American Evangelical Protestants are Blissful People

by Sep 29, 2010ChurchLife, Culture, Theology5 comments

I guess my BJU Bible education and my stints as religious newsletter editor, religion researcher, Bible textbook author, and blogger have all been worthwhile, because I’m not ashamed to say that I aced the Pew Research Center’s 15-question Religious Knowledge Quiz.

Capture2

I’m ashamed to say,  however, that white evangelical Protestants as a whole did worse than Jews, Atheists/Agnostics, and Mormons, and if evangelicals beat the overall population I’m guessing their victory may only just squeak past the survey’s margin of error.

(You may want to take the quiz now before you read further, because I’m about to reveal some answers.)

Capture3

70% of Jewish respondents knew that Martin Luther and not John Wesley or Thomas Aquinas started the Protestant Reformation. Only half (52%) of white evangelical Protestants knew that.

A lot of evangelicals were fooled by the question about the legality of Bible reading in public schools. Jews beat them soundly on that one, too.

Hardly anybody knew that Jonathan Edwards—and not Billy Graham or Charles Finney—participated in the First Great Awakening.

Overall evangelicals are most notable for their ignorance of world religions, though their ignorance of their own religion, its doctrines, and its history is the most sobering result of the survey.

Read More 

Review: The Power Broker, by Robert Caro

Review: The Power Broker, by Robert Caro

The Power Broker: Robert Moses and the Fall of New York by Robert A. Caro My rating: 5 of 5 stars Robert Caro is fascinated by power. He has given his life to exploring how it is gained and kept. And in Robert Moses, the subject of this epic book, power looks like the...

Review: Finding the Right Hills to Die On by Gavin Ortlund

Review: Finding the Right Hills to Die On by Gavin Ortlund

Finding the Right Hills to Die On: The Case for Theological Triage by Gavin Ortlund My rating: 4 of 5 stars Gracious, clear, accessible. Extremely well done. I nearly docked him a star for being ever-so-slightly in a different place than I am on creationism (though I...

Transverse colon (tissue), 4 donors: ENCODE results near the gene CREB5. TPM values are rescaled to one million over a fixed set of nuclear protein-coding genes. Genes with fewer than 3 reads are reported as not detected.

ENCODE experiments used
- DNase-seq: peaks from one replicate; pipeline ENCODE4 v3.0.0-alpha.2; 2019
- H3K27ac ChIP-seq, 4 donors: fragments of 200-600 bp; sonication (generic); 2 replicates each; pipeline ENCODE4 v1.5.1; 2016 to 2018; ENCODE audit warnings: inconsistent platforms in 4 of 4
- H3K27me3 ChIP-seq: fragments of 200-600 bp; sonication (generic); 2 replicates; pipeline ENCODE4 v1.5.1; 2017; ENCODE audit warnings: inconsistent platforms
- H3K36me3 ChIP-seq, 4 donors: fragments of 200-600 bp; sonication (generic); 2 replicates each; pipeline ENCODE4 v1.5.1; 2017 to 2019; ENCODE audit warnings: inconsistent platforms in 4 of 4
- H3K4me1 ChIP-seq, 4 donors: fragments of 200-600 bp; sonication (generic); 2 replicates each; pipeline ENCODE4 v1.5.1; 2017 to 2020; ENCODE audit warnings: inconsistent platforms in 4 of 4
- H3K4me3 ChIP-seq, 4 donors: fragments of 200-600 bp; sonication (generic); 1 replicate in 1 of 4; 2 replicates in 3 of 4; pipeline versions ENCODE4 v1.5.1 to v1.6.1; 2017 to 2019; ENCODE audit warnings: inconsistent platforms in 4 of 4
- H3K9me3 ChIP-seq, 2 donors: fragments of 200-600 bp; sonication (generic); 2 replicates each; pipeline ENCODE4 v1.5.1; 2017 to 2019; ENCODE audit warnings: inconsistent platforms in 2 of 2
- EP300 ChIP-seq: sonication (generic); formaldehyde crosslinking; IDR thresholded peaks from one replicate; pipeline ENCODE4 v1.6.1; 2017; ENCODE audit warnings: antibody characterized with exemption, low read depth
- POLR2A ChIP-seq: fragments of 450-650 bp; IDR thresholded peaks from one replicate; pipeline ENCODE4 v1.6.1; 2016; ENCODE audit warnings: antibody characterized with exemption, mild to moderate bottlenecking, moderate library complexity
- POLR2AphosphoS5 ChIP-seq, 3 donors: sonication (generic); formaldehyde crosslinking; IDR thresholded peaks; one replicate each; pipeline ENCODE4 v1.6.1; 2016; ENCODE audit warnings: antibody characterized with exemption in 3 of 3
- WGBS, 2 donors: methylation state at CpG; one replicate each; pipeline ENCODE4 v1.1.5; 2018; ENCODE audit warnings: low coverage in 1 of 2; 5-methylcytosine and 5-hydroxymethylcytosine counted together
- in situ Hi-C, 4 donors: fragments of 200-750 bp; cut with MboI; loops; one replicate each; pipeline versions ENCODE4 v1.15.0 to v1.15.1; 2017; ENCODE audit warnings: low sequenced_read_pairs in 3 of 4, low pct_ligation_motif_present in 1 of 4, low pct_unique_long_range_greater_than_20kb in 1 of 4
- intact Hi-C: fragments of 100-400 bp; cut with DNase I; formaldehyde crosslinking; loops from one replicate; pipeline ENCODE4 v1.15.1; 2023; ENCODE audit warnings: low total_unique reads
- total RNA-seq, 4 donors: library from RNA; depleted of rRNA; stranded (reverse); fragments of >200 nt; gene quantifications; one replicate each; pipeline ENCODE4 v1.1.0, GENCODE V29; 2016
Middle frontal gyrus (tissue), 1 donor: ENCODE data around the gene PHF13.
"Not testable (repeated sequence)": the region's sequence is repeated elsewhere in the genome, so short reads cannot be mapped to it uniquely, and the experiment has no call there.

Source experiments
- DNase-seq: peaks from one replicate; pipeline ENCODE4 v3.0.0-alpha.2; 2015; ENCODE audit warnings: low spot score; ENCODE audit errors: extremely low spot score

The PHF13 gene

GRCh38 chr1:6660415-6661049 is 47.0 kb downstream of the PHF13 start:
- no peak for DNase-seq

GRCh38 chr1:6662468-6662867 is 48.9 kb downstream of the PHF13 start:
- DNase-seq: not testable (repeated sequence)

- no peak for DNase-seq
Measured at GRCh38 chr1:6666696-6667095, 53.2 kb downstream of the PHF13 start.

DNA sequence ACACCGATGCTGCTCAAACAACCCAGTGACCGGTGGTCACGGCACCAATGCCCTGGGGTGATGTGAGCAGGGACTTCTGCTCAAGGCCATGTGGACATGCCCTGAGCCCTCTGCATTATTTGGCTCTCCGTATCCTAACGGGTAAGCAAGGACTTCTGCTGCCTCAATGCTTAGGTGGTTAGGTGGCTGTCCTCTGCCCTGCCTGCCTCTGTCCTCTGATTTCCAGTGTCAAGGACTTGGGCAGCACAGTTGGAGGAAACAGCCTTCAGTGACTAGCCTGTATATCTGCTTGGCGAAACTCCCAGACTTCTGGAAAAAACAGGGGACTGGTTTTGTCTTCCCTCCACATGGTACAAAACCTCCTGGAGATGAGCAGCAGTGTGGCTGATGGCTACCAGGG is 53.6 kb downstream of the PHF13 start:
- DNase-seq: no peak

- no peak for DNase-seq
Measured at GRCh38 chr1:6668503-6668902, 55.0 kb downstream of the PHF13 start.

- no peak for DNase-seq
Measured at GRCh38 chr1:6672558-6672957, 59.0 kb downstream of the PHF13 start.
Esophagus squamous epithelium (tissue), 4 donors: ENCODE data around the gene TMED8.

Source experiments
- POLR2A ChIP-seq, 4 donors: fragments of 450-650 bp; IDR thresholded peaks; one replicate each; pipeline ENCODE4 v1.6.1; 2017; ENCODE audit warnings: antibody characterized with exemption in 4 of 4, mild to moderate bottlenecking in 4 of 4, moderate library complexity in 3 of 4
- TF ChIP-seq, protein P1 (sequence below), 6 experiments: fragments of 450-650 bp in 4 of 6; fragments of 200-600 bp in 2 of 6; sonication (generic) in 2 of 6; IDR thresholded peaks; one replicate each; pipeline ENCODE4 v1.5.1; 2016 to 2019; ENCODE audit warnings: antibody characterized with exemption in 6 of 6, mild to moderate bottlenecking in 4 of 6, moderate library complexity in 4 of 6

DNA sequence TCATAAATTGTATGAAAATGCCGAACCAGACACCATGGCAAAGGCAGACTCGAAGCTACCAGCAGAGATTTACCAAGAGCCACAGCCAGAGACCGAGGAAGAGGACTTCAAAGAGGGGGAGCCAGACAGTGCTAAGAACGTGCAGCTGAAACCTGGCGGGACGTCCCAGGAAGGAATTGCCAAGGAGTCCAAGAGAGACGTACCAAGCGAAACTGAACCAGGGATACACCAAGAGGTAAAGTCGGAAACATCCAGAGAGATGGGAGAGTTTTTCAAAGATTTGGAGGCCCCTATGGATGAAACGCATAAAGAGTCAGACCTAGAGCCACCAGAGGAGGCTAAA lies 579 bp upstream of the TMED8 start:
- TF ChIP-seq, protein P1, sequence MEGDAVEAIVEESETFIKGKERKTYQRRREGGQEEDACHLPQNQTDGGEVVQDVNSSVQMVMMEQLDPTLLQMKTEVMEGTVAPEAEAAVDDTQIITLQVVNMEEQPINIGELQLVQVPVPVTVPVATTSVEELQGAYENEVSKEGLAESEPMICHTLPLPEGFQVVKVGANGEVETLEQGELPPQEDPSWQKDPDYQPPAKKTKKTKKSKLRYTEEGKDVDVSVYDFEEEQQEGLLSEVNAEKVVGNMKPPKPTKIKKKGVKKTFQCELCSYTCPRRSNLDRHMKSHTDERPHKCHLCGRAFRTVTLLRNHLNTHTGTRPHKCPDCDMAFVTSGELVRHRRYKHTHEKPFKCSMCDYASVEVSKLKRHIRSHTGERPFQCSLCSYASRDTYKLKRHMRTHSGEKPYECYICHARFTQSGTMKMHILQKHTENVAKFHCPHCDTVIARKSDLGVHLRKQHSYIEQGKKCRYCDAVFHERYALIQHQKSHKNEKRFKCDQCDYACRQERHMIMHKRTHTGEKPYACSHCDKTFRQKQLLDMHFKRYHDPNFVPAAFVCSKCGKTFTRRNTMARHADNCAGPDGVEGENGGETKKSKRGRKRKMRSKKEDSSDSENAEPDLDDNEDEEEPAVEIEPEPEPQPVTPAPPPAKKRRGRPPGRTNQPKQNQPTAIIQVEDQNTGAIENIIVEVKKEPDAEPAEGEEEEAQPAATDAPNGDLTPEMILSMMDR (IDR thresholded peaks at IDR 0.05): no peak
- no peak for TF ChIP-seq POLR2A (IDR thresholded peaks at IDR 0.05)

Leave a comment.

5 Comments
  1. Jeremy Patterson

    Very interesting, Mark. Thank you for this.

    My favorite statistics-related quotation of all time relates to what Duncan said about being “careful not to abuse the statistics” and what happens in news media much too often (but not in the case of this blog post, happily):

    “He uses statistics as a drunken man uses lamp-posts, for support rather than illumination.”
    -Andrew Lang

    Reply
  2. Mark L Ward Jr

    Jeremy, that’s gold!

    Duncan offers a good caution, surely, in part because (though I didn’t notice anyone at religioninamerica making this point, I could have missed it) Pew’s definition of “evangelical” is probably a bit broader than ours.

    Reply
  3. Mark L Ward Jr

    Those were good points, but I still think that a citizen of the world, and especially a Christian one, ought to know nearly all of the answers to those questions. I’m not sure how it follows to say that we should actually view Americans as “savants” when it comes to religion because they were equally dumb on a political question (namely “Who is the US VP?”). Perhaps compared to European nations we’re doing ok on religious knowledge, but American evangelical Christians still ought to do better.

    Reply

Leave a Reply to Mark L Ward Jr Cancel reply